Synard is confident that in a truly open and competitive process, Marystown will do well.

But he expressed a hint of cynicism that politics and geography may creep into the processs.

"We live in a large country and we live in the far end of it and we're a small population.

"I guess we'll have to watch the process very carefully to see what the criteria is," he said.

Foote is also cautiously optimistic.

"I think we have to be really vigilant," she said.

The yard in Marystown is bustling, with more than 400 people working to construct two provincial ferries and overhaul a semi-submersible drill rig.

But considerable upgrades, including a graving dock with a price tag of up to $70 million, will be required if the yard expects to be a player in Ottawa's new strategy.

The company is financially solvent, but has been lobbying the provincial government for financial help to build the dock.

Synard agrees that the province should help.

"The province has a vested interest in having better infrastructure in Marystown," he said.

troberts@thetelegram.com

Organizations: Kiewit Offshore Services

Geographic location: Marystown, Ottawa, Canada St. George's Nova Scotia Quebec British Columbia B.C.

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Recent comments

  • Stop The Racket
    July 02, 2010 - 13:25

    I think the Federal Government will do the right thing for NL and Marystown in spite of Danny Williams and his childish ABC Goose Egg campaign in the last Federal Election. The Liberals that got in my riding the Danny ABC Wave had better be prepared for a much harder battle next time. That is unless Danny is mad at someone again as he usually is. How lucky we are. Everyone else hates us but Danny loves us. Well at least according to him that is.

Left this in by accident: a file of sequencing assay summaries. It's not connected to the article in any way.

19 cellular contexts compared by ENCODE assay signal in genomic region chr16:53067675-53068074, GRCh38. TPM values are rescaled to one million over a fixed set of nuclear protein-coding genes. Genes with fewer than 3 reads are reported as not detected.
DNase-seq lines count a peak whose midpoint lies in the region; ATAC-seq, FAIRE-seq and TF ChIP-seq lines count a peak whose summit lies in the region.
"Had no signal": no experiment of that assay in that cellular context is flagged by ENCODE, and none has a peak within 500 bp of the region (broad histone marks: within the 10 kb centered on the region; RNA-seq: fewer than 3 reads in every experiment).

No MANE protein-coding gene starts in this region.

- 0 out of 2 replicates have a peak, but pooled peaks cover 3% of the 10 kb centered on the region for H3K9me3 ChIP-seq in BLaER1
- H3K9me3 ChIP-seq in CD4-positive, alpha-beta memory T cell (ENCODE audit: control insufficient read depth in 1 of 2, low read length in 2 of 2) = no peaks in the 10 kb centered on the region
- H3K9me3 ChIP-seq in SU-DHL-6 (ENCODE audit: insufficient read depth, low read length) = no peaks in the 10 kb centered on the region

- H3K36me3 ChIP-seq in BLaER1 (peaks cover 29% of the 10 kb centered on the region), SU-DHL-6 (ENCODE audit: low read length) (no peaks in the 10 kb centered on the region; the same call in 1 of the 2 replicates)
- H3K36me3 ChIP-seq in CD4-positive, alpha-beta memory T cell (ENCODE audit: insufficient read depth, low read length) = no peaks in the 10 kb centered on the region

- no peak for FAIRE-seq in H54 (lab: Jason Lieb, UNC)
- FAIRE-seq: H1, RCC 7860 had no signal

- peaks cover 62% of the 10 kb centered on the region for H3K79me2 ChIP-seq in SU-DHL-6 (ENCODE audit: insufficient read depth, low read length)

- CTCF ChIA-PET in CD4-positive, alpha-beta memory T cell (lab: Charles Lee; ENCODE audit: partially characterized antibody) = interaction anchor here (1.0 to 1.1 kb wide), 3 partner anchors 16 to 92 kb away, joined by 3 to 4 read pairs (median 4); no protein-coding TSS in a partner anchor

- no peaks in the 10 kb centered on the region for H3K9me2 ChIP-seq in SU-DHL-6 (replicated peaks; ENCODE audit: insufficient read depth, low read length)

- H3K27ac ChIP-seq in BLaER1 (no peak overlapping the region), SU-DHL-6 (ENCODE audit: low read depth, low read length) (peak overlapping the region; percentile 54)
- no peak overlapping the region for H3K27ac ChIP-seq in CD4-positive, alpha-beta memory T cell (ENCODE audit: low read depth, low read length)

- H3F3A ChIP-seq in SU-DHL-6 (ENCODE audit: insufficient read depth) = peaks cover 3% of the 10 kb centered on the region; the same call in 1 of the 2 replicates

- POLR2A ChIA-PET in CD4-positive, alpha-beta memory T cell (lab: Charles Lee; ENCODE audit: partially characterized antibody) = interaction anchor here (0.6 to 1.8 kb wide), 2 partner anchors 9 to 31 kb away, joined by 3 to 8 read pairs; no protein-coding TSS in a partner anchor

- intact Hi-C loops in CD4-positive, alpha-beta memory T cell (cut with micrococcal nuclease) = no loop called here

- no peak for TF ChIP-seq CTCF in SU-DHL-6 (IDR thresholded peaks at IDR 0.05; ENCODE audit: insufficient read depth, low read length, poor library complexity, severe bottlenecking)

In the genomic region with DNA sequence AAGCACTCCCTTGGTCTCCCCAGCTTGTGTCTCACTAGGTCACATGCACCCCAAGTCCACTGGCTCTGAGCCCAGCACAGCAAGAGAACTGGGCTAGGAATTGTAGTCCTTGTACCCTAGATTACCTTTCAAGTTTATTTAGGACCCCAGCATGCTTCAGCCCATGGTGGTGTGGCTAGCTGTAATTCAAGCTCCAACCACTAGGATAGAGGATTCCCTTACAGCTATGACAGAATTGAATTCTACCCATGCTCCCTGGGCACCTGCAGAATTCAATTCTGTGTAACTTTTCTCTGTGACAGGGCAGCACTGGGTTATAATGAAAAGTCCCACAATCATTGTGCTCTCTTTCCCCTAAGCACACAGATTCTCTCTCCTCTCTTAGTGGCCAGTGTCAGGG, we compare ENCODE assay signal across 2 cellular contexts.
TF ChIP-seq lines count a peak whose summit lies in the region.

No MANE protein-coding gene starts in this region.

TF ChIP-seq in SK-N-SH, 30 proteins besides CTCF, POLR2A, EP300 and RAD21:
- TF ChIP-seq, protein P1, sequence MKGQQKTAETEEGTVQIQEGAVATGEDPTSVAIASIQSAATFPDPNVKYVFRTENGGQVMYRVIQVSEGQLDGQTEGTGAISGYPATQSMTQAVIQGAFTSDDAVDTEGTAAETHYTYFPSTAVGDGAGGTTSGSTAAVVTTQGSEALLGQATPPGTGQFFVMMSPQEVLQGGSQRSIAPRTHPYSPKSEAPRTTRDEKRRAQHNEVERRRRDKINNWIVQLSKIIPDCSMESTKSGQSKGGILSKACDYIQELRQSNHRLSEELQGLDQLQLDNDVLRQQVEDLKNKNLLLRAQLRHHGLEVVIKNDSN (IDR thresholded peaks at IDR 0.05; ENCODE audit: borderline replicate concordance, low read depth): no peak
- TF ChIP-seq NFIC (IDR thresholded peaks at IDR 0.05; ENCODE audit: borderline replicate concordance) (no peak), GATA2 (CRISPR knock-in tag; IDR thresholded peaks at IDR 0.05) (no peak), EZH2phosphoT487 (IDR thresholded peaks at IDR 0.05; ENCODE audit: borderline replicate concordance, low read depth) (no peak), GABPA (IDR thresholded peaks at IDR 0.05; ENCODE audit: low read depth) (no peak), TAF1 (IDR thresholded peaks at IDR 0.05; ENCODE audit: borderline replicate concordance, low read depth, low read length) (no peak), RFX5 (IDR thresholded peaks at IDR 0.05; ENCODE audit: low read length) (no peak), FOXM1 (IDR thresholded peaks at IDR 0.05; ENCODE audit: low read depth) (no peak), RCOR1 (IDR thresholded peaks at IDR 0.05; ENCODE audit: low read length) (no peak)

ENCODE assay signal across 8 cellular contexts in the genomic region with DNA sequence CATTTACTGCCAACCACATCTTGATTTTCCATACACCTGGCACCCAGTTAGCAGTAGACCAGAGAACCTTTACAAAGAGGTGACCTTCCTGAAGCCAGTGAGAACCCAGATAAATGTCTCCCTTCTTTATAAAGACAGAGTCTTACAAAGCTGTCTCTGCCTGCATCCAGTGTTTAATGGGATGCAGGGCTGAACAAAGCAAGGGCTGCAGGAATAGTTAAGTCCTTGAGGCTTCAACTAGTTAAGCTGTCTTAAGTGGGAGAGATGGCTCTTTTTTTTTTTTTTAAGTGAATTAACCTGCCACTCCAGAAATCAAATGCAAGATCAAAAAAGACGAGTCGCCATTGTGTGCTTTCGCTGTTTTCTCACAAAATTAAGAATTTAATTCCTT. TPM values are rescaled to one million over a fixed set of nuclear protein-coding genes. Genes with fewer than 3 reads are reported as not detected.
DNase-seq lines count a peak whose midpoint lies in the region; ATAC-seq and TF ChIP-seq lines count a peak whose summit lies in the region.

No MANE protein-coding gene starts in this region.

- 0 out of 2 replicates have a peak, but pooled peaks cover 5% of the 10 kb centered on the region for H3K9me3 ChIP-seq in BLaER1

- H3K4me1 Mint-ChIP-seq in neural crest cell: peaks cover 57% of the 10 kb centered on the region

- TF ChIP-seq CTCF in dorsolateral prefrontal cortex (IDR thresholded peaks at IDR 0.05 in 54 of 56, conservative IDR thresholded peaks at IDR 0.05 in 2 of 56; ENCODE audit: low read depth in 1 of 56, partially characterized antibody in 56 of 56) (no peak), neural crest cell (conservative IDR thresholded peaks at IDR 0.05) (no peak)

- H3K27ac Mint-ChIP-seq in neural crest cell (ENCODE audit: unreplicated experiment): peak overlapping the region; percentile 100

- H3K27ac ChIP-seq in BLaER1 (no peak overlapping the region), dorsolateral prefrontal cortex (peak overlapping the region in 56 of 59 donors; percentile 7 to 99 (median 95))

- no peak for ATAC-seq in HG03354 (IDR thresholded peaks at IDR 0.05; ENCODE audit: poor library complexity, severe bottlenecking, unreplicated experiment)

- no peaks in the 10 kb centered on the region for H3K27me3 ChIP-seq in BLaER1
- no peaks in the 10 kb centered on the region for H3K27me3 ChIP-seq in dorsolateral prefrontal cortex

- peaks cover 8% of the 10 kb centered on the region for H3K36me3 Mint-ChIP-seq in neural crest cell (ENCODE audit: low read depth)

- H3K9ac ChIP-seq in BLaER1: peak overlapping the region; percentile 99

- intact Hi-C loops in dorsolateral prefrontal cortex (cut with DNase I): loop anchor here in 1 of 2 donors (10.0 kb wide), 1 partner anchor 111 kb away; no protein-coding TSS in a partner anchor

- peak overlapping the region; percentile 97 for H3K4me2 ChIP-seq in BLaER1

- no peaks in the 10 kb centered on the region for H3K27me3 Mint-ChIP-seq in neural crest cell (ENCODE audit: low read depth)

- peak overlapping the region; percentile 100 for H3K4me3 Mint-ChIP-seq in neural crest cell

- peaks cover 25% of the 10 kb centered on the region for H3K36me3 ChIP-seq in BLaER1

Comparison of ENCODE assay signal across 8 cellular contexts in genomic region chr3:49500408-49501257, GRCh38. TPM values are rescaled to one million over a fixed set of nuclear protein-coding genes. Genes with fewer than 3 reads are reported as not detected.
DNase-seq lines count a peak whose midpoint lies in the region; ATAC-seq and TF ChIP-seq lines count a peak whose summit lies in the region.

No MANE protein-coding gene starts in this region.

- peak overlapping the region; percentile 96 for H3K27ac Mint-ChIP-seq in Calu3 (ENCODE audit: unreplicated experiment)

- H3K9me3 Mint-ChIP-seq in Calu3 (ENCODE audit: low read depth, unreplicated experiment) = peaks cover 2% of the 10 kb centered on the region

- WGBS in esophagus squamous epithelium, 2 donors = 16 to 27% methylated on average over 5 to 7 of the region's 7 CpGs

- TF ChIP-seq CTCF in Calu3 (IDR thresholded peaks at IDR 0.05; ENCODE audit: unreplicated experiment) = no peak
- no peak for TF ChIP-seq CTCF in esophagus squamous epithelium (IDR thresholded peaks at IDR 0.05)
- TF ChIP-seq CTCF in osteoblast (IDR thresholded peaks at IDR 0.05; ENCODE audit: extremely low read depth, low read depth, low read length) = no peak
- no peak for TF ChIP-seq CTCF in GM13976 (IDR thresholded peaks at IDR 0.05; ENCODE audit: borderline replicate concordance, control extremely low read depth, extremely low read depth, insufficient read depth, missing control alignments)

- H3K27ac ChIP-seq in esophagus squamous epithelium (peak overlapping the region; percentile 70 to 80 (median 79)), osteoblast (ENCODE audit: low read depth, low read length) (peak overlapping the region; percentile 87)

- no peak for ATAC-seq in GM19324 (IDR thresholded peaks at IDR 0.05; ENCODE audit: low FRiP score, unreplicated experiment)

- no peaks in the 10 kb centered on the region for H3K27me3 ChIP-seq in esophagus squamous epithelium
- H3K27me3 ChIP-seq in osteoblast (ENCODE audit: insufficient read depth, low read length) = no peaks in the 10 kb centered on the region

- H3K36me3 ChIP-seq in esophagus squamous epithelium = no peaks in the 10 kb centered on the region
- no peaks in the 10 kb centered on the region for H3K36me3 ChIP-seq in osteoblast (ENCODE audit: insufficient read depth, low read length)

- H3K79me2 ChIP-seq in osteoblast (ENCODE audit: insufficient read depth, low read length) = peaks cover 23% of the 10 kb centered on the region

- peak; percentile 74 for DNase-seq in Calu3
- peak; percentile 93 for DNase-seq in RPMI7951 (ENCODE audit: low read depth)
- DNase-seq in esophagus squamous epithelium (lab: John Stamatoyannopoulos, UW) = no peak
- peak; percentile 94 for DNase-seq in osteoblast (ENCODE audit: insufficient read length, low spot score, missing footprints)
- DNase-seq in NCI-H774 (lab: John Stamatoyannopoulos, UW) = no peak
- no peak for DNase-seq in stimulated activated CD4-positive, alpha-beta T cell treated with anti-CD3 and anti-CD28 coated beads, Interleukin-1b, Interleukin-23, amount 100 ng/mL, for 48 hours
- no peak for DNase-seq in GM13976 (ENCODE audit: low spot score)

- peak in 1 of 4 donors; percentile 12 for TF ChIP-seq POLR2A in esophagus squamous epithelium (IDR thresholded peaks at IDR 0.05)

• Taxpayer
    July 02, 2010 - 13:13

    You have to differentiate between announced and contracted. Steve announced building armour vehicles in front our troops two years ago and then quitely cancelled the idea. If you keep counting on what this crowd announce, you will be waiting for a long time. Also you will see little coverage by our crack media in Canada when what is promised is unpromised.

  • Stop The Racket
    July 01, 2010 - 20:12

    I think the Federal Government will do the right thing for NL and Marystown in spite of Danny Williams and his childish ABC Goose Egg campaign in the last Federal Election. The Liberals that got in my riding the Danny ABC Wave had better be prepared for a much harder battle next time. That is unless Danny is mad at someone again as he usually is. How lucky we are. Everyone else hates us but Danny loves us. Well at least according to him that is.

  • Taxpayer
    July 01, 2010 - 19:52

    You have to differentiate between announced and contracted. Steve announced building armour vehicles in front our troops two years ago and then quitely cancelled the idea. If you keep counting on what this crowd announce, you will be waiting for a long time. Also you will see little coverage by our crack media in Canada when what is promised is unpromised.